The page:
In 2011, with support through the CTSA Program, UC Irvine awarded Kheradvar a pilot grant, which he used to develop a different TAVR technology called FoldaValve. With this approach, the leaflets are extended outside the stent for the trip from the groin to the heart. The valve is designed so that the leaflets turn inside and start working when the stent is expanded.
The CTSA Program pilot funding also helped Kheradvar secure a larger grant from the Wallace H. Coulter Foundation, which enabled him to develop a delivery system for FoldaValve. So far, the valve has been implanted successfully in animals.
FoldaValve solves another problem with existing valve replacement systems: The calcium deposits on the diseased aortic valves form in random places, so it can be difficult to tell where exactly the valve should be placed. “For a conventional valve, when you implant it, you’re fitting a cylinder into a bed that is not circular, due to randomly deposited calcium,” Kheradvar said. “You get gaps between your stent and that calcium, which results in leaks around the valve.”
Replacement heart valves solve this problem by adding a skirt, which is very effective. In addition to having a skirt, FoldaValve is designed so that the cardiologist can reposition the valve for optimal placement to avoid leaks. If the valve is not going to work at all — or if the patient feels unwell during the procedure — it can be refolded and removed. Additionally, FoldaValve’s unique folding makes it narrower than other valves used for TAVR, which means it should be safer for patients with thin, delicate arteries.
Using grant support from NIH’s National Institute of Biomedical Imaging and Bioengineering, Kheradvar is also working on improving imaging during the valve replacement process. Normally, a cardiologist guides the valve using fluoroscopy, a kind of x-ray imaging that shows a continuous video of the action inside the body. In contrast, Kheradvar has mounted a tiny ultrasound probe on the catheter — something that has previously been done to position stents in the arteries that supply blood to the heart muscle. “When you see the catheter under the x-ray, it’s like you’re standing on the street and a car passes by,” Kheradvar said. “But if you have an ultrasound system on your catheter, it is like you are driving the car.”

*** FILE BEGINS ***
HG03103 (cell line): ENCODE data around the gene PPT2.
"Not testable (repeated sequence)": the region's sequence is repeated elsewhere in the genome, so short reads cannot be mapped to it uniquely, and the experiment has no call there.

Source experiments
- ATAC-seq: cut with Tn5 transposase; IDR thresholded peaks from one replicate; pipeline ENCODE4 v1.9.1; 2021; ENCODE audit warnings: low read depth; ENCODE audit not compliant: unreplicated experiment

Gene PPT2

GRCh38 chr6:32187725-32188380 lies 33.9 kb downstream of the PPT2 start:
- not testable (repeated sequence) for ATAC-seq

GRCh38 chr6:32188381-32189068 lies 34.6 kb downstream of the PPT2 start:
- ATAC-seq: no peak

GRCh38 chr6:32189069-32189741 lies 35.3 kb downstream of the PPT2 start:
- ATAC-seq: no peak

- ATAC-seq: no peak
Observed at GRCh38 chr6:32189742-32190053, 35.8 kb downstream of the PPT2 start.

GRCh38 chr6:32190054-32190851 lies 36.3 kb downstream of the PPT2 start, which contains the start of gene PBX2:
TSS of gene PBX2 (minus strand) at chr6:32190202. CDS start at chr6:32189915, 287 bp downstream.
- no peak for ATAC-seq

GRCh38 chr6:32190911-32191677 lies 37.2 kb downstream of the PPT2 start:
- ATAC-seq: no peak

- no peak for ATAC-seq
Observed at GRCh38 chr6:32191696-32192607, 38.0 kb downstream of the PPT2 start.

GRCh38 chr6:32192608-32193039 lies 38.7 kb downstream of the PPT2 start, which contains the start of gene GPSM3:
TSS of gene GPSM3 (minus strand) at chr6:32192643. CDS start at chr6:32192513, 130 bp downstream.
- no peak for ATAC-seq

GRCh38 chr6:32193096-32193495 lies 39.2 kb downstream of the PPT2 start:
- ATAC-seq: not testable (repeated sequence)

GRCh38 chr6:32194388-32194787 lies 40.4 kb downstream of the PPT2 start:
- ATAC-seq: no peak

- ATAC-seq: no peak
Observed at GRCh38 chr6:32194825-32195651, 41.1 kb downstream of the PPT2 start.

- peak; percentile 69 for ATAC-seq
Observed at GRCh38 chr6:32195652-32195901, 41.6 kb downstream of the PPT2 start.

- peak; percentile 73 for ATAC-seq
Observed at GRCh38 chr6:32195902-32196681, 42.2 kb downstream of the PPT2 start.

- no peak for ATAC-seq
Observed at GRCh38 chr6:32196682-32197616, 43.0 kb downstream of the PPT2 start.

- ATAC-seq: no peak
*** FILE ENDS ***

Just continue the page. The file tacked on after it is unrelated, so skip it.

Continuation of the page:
Mohammad Sarraf, M.D., a cardiologist at the University of Alabama at Birmingham, is working with Kheradvar to help further refine and test FoldaValve. Sarraf routinely performs TAVR with the two existing FDA-approved replacement valve systems, and he said that having more options on the market would be useful. “We’re learning from our patients and their complications,” he said. “It’s difficult to say that one valve system is best for all patients. Having three or four TAVR systems on the market will give us more tools to serve our patients better.”
Kheradvar has formed a company to further develop FoldaValve. He is currently raising private funding to move the technology forward and ensure safety and efficacy. He hopes to implement the first human trials of the valve in Europe and eventually get approval for the device from both the European Union regulatory agency and the FDA.
“This project demonstrates how CTSA Program support of innovative ideas can lead to new technologies that benefit patients,” said Michael G. Kurilla, M.D., Ph.D., director of the NCATS Division of Clinical Innovation. “A small infusion of CTSA Program funding seven years ago may eventually have a big impact: a better valve replacement for patients.”
“Everything starts from something,” Kheradvar said. “I’m thankful for the early CTSA Program funding, because it was crucial to securing additional funds and moving forward with the development.”
Posted October 2018